Reserve Bank of Australia

AAA

DEFINITION of 'Reserve Bank of Australia'

The Reserve Bank of Australia is Australia's central bank and its main responsibility is to be involved in Australia's monetary policy. In addition, the Reserve Bank of Australia is also involved in banking and registry services for federal agencies and some international central banks. The Reserve Bank of Australia is tasked with contributing to three objectives: a) The stability of Australia's currency, b) Maintenance of full employment in Australia and c) The economic prosperity of the people of Australia. The bank was established in 1960 and is entirely owned by the Australian government.

BREAKING DOWN 'Reserve Bank of Australia'

The Reserve Bank of Australia was established by Australia's parliament in the Reserve Bank Act of 1959. The act effectively replaced the Commonwealth Bank of Australia, which had been Australia's central bank since 1911. The Reserve Bank of Australia is currently headed by Governor of the Reserve Bank, Glenn Stevens, who assumed office in 2006.

RELATED TERMS
  1. National Australia Bank - NAB

    One of the major banking entities in Australia. The National ...
  2. Foreign Investment Funds (FIF) ...

    A tariff imposed on Australian residents by their government ...
  3. South African Reserve Bank

    The South African Reserve Bank is the reserve bank of the Republic ...
  4. Bankmail

    An agreement made between a company planning a takeover and a ...
  5. Central Bank

    The entity responsible for overseeing the monetary system for ...
  6. Bank

    A financial institution licensed as a receiver of deposits. There ...
Related Articles
  1. Forex Education

    Currency Exchange: Floating Rate Vs. Fixed Rate

    Baffled by exchange rates? Wonder why some currencies fluctuate while others are pegged? This article has the answers.
  2. Personal Finance

    How The U.S. Government Formulates Monetary Policy

    Learn about the tools the Fed uses to influence interest rates and general economic conditions.
  3. Forex Education

    Get To Know The Major Central Banks

    The policies of these banks affect the currency market like nothing else. See what makes them tick.
  4. Personal Finance

    The Currency Board: Understanding The Government's Bank

    Currency board, central bank - what's the difference? Find out more about this little-known monetary authority.
  5. Forex Education

    Global Trade And The Currency Market

    Learn how the Bretton Woods system got the ball rolling for world trade.
  6. Personal Finance

    What Are Central Banks?

    They print money, they control inflation, and much, much more. All you need to know about central banks is here.
  7. Fundamental Analysis

    An Introduction To The International Monetary Fund (IMF)

    Chances are you've heard of the IMF. But what does it do, and why is it so controversial?
  8. Economics

    What Qualifies as Full Employment?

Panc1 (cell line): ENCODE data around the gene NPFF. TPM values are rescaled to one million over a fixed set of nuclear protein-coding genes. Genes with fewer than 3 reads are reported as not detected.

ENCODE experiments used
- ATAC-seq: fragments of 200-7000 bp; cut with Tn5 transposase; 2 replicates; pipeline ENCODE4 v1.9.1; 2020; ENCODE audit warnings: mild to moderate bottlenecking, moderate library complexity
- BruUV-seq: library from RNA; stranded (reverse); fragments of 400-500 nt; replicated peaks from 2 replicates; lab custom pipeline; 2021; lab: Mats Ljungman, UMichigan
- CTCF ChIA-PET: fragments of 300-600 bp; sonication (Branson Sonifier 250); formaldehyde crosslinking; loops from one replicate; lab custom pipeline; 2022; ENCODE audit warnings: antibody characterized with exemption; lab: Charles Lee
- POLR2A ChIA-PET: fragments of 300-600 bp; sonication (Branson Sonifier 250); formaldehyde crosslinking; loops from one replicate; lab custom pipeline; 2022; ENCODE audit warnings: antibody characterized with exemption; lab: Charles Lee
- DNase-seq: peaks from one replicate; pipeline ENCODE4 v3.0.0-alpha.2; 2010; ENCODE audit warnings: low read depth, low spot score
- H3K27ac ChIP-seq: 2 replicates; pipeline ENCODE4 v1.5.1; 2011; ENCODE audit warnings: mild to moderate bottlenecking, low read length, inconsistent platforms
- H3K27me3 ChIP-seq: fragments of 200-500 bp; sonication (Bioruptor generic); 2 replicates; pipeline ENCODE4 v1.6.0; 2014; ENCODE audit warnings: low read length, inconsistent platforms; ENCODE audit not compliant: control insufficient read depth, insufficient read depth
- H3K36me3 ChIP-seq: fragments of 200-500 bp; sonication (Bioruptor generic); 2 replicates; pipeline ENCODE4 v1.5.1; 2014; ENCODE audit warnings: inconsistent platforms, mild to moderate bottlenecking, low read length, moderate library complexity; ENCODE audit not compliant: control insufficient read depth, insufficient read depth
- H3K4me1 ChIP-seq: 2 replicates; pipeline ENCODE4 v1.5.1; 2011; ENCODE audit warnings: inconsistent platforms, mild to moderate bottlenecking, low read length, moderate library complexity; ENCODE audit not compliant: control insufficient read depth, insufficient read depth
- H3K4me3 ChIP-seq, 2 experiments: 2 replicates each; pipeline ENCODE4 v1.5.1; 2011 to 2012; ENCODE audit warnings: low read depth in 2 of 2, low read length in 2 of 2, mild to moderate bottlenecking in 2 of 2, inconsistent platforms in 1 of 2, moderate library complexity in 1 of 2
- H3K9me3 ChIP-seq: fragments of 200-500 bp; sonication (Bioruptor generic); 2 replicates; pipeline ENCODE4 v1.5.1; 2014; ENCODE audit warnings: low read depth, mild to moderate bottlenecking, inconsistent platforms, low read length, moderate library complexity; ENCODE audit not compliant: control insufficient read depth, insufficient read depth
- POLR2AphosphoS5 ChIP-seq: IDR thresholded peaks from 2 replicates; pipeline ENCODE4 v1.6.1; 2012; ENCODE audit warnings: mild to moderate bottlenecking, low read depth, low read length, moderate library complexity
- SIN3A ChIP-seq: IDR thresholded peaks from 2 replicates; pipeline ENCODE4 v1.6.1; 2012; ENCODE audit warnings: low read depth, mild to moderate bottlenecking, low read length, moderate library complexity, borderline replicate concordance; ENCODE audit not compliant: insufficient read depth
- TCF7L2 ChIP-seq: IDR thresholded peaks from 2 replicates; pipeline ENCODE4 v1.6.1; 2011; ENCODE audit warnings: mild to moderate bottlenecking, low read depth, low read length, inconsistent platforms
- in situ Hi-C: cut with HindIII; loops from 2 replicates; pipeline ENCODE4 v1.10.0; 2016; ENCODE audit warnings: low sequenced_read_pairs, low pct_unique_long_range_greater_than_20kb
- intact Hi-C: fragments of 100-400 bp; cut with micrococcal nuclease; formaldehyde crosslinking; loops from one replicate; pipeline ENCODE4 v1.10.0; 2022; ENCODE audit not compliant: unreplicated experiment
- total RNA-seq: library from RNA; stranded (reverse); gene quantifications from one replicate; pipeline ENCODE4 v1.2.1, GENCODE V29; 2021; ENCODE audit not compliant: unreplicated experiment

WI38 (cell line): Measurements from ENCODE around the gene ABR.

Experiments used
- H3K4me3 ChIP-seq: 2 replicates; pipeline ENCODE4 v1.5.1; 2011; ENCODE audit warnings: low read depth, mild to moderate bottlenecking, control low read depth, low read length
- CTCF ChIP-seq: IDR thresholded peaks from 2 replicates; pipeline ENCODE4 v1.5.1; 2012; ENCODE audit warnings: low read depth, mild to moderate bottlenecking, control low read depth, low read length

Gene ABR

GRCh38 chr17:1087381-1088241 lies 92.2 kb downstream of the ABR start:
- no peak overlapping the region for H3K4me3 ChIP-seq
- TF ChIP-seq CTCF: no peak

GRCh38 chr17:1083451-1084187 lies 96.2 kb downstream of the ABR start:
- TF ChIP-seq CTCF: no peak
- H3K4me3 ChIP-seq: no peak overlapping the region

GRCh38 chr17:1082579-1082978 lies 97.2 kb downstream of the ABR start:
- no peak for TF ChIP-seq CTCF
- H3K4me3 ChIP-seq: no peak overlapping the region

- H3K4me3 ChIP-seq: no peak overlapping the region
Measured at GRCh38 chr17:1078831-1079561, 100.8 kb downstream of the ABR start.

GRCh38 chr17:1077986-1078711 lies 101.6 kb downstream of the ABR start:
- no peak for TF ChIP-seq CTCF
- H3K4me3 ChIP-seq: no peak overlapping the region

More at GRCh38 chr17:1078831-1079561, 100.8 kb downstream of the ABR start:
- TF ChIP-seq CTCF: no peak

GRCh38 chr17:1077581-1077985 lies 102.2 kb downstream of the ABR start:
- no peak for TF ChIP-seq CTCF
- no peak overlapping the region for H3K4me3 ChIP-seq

Full employment is an economic term describing a situation where all available labor resources are being utilized to their highest extent.
  9. Fundamental Analysis

    Is India the Next Emerging Markets Superstar?

    With a shift towards manufacturing and services, India could be the next emerging market superstar. Here, we provide a detailed breakdown of its GDP.
  10. Economics

    A Look at Greece’s Messy Fiscal Policy

    Investigate the muddy fiscal policy, tax problems, and inability to institute austerity that created the Greek crises in 2010 and 2015.
RELATED FAQS
  1. How do central banks acquire currency reserves and how much are they required to ...

    A currency reserve is a currency that is held in large amounts by governments and other institutions as part of their foreign ... Read Full Answer >>
  2. How is the Federal Reserve audited?

    Contrary to conventional wisdom, the Federal Reserve is extensively audited. Politicians on the left and right of a populist ... Read Full Answer >>
  3. Who decides when to print money in the US?

    The U.S. Treasury decides to print money in the United States as it owns and operates printing presses. However, the Federal ... Read Full Answer >>
  4. How can the federal reserve increase aggregate demand?

    The Federal Reserve can increase aggregate demand in indirect ways by lowering interest rates. Aggregate demand is a measure ... Read Full Answer >>
  5. How does the stock market react to changes in the Federal Funds Rate?

    The stock market reacts to changes in the federal funds rate in various ways depending on where it is in the business cycle. ... Read Full Answer >>
  6. When has the United States run its largest trade deficits?

    In macroeconomics, balance of trade is one of the leading economic metrics that determines the trading relationship of a ... Read Full Answer >>

You May Also Like

Hot Definitions
  1. Bear Market

    A market condition in which the prices of securities are falling, and widespread pessimism causes the negative sentiment ...
  2. Alligator Spread

    An unprofitable spread that occurs as a result of large commissions charged on the transaction, regardless of favorable market ...
  3. Tiger Cub Economies

    The four Southeast Asian economies of Indonesia, Malaysia, the Philippines and Thailand. Tiger cub economy indicates that ...
  4. Gorilla

    A company that dominates an industry without having a complete monopoly. A gorilla firm has large control of the pricing ...
  5. Elephants

    Slang for large institutions that have the funds to make high volumes trades. Due to the large volumes of stock that elephants ...
  6. Widow's Exemption

    In general terms, a widow's exemption refers to the amount that can be deducted from taxable income by a widow, thereby reducing ...
Trading Center
×

You are using adblocking software

Want access to all of Investopedia? Add us to your “whitelist”
so you'll never miss a feature!